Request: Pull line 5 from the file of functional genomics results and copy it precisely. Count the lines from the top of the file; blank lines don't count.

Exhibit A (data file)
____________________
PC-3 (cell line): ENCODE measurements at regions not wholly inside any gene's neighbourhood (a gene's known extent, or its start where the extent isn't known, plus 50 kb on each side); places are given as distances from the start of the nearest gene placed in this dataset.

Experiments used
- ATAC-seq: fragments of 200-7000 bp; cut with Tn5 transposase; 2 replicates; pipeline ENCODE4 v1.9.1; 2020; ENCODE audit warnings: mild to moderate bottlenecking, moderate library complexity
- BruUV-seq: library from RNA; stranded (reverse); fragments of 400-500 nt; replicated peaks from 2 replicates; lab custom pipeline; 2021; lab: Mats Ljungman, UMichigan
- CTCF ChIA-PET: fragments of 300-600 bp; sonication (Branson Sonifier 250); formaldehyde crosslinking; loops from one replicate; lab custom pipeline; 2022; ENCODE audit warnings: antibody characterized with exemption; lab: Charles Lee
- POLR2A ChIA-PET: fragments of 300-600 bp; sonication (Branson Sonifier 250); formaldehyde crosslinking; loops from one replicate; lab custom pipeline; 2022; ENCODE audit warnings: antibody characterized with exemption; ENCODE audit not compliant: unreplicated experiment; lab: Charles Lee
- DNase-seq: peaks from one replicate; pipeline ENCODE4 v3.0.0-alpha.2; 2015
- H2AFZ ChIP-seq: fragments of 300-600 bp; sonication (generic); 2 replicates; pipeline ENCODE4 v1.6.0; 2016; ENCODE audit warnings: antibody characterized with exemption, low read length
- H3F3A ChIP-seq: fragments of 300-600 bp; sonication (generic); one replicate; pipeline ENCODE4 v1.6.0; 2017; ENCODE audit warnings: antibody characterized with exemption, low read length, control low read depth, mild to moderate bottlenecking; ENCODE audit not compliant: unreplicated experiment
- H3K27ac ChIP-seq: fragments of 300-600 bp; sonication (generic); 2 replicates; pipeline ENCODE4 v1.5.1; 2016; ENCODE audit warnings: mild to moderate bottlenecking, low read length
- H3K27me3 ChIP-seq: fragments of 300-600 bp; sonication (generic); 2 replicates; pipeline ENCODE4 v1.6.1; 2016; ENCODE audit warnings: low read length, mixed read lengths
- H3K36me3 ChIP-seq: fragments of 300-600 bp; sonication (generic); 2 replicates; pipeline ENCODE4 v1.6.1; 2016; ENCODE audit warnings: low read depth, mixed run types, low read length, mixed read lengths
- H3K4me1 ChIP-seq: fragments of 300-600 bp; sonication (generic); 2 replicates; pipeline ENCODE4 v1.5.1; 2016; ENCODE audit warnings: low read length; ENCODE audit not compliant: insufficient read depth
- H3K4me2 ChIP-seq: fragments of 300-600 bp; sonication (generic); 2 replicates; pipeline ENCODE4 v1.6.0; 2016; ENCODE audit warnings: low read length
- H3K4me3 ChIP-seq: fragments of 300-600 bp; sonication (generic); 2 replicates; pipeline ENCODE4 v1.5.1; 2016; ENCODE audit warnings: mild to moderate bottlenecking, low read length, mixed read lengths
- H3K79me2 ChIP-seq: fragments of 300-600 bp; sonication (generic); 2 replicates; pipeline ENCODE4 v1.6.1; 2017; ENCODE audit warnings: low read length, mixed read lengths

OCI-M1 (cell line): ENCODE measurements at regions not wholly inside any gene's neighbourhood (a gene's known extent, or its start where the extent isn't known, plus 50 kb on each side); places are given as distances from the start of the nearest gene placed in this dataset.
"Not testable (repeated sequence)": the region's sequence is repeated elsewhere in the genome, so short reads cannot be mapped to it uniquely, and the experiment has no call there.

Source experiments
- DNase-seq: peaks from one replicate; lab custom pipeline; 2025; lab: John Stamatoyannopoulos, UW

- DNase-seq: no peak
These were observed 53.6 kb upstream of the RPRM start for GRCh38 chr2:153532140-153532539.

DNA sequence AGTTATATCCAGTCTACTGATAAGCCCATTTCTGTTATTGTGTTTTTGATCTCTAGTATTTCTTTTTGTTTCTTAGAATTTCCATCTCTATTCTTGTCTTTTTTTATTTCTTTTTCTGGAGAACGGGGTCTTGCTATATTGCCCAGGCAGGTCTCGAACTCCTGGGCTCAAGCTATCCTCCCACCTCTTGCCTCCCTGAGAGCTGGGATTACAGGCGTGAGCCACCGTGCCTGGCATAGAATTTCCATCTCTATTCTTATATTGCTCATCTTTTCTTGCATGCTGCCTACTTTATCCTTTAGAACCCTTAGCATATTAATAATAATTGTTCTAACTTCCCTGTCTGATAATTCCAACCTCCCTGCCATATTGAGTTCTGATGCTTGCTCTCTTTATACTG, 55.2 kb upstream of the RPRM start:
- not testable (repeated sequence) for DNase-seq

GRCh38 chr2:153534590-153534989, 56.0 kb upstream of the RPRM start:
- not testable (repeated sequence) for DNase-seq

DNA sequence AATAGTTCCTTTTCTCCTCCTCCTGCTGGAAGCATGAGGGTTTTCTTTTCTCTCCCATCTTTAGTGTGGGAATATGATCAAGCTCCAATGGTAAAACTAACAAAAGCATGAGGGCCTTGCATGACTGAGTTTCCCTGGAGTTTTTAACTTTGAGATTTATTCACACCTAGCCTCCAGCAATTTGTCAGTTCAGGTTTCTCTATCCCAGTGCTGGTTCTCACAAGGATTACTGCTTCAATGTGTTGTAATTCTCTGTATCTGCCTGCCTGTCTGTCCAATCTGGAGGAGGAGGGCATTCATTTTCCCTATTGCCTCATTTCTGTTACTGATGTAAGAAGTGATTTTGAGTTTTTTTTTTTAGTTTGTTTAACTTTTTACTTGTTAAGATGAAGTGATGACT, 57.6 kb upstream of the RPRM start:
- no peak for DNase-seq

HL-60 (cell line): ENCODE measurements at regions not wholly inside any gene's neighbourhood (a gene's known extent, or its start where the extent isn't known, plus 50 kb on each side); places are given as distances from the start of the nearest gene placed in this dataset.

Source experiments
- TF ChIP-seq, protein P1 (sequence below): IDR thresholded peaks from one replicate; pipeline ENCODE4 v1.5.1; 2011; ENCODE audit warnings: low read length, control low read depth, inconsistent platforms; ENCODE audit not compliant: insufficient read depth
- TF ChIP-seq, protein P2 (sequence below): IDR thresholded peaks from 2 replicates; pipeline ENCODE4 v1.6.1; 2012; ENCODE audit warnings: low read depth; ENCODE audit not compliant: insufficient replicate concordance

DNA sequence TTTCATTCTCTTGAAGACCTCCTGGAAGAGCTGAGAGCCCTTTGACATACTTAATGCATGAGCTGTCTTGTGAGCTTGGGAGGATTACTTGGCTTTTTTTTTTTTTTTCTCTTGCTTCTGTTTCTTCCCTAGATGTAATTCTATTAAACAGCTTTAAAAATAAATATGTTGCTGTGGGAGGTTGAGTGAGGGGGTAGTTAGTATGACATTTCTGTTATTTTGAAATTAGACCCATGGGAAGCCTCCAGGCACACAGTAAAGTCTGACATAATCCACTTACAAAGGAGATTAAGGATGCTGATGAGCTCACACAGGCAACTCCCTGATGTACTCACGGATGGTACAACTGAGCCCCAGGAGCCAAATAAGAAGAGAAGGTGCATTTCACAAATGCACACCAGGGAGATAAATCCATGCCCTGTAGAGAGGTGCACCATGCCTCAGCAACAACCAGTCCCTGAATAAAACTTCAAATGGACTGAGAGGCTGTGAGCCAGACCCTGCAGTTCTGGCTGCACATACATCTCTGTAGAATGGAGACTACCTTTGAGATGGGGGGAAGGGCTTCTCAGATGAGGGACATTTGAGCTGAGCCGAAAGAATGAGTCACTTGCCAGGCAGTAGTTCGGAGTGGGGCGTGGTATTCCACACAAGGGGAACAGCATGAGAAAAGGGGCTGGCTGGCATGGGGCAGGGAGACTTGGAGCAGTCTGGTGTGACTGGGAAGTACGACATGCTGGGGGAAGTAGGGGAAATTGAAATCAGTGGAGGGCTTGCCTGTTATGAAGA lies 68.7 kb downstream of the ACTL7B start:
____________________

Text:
- CTCF ChIA-PET: fragments of 300-600 bp; sonication (Branson Sonifier 250); formaldehyde crosslinking; loops from one replicate; lab custom pipeline; 2022; ENCODE audit warnings: antibody characterized with exemption; lab: Charles Lee